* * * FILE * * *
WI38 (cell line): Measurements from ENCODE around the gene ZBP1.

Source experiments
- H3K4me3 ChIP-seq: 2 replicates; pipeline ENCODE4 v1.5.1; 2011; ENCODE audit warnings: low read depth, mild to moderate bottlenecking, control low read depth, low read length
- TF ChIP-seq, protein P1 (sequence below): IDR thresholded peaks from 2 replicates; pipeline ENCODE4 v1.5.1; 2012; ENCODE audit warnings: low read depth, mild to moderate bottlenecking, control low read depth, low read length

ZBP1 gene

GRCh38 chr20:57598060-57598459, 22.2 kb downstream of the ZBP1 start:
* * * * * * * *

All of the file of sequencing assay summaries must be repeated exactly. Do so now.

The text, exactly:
WI38 (cell line): Measurements from ENCODE around the gene ZBP1.

Source experiments
- H3K4me3 ChIP-seq: 2 replicates; pipeline ENCODE4 v1.5.1; 2011; ENCODE audit warnings: low read depth, mild to moderate bottlenecking, control low read depth, low read length
- TF ChIP-seq, protein P1 (sequence below): IDR thresholded peaks from 2 replicates; pipeline ENCODE4 v1.5.1; 2012; ENCODE audit warnings: low read depth, mild to moderate bottlenecking, control low read depth, low read length

ZBP1 gene

GRCh38 chr20:57598060-57598459, 22.2 kb downstream of the ZBP1 start: